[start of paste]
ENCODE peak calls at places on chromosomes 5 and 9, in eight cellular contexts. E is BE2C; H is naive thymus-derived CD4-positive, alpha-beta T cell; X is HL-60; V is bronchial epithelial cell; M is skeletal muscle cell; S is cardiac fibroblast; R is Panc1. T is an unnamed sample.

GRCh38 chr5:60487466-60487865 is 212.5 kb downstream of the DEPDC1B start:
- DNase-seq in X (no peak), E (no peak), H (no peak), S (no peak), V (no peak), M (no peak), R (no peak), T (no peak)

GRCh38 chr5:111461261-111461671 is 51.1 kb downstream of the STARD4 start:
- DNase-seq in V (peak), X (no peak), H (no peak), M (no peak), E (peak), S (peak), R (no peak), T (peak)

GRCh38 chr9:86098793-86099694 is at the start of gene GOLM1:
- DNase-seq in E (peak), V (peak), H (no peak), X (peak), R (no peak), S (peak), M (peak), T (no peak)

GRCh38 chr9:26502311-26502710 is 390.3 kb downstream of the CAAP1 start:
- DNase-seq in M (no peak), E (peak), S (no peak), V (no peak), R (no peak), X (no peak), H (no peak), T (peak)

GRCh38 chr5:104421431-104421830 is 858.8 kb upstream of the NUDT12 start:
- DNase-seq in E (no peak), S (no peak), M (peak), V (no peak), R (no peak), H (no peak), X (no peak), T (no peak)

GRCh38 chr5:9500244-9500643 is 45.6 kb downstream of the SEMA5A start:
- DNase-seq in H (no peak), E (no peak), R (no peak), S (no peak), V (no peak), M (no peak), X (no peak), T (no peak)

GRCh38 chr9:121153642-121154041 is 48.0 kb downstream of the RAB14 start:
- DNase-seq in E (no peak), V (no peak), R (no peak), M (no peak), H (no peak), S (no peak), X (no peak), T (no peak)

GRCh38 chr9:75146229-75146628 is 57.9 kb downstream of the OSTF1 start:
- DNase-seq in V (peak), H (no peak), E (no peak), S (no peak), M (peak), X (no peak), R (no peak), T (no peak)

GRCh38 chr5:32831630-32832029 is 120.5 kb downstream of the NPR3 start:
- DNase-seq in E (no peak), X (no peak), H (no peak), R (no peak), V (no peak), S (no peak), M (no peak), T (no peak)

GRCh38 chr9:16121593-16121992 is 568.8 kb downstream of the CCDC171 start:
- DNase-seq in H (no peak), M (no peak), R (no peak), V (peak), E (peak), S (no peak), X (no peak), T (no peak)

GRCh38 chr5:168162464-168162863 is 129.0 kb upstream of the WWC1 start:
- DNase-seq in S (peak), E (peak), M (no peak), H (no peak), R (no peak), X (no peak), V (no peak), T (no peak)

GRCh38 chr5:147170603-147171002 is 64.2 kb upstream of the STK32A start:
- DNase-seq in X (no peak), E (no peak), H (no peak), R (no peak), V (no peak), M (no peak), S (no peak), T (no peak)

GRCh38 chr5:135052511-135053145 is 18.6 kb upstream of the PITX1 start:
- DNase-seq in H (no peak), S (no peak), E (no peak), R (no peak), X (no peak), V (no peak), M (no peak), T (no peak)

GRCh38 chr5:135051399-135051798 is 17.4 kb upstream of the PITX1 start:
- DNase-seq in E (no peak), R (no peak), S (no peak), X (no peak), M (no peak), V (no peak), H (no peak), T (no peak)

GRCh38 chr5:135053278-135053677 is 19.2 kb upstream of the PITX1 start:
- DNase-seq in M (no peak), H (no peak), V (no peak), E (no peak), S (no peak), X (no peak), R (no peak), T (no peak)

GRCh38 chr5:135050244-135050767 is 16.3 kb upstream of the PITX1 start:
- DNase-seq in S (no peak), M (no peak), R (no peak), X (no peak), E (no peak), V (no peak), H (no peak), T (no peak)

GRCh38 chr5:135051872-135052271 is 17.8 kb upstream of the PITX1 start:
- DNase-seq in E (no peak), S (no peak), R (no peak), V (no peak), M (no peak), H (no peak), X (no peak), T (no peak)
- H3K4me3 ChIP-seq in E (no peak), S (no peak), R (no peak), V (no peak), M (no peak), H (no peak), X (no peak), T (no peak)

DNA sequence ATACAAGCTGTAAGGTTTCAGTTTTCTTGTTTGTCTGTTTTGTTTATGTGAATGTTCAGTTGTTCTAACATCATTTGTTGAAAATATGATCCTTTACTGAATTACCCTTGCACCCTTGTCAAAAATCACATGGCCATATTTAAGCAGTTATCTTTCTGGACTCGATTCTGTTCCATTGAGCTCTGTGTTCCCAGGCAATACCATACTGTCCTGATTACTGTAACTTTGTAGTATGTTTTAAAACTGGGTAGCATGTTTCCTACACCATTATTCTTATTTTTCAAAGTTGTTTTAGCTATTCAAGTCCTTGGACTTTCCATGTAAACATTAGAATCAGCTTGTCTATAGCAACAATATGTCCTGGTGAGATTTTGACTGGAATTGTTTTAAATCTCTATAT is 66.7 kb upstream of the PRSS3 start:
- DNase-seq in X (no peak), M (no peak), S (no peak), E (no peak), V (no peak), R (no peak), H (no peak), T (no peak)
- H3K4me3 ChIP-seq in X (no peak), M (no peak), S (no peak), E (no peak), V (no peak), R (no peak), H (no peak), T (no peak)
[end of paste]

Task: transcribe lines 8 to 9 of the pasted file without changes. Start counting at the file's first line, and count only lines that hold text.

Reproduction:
GRCh38 chr9:26502311-26502710 is 390.3 kb downstream of the CAAP1 start:
- DNase-seq in M (no peak), E (peak), S (no peak), V (no peak), R (no peak), X (no peak), H (no peak), T (peak)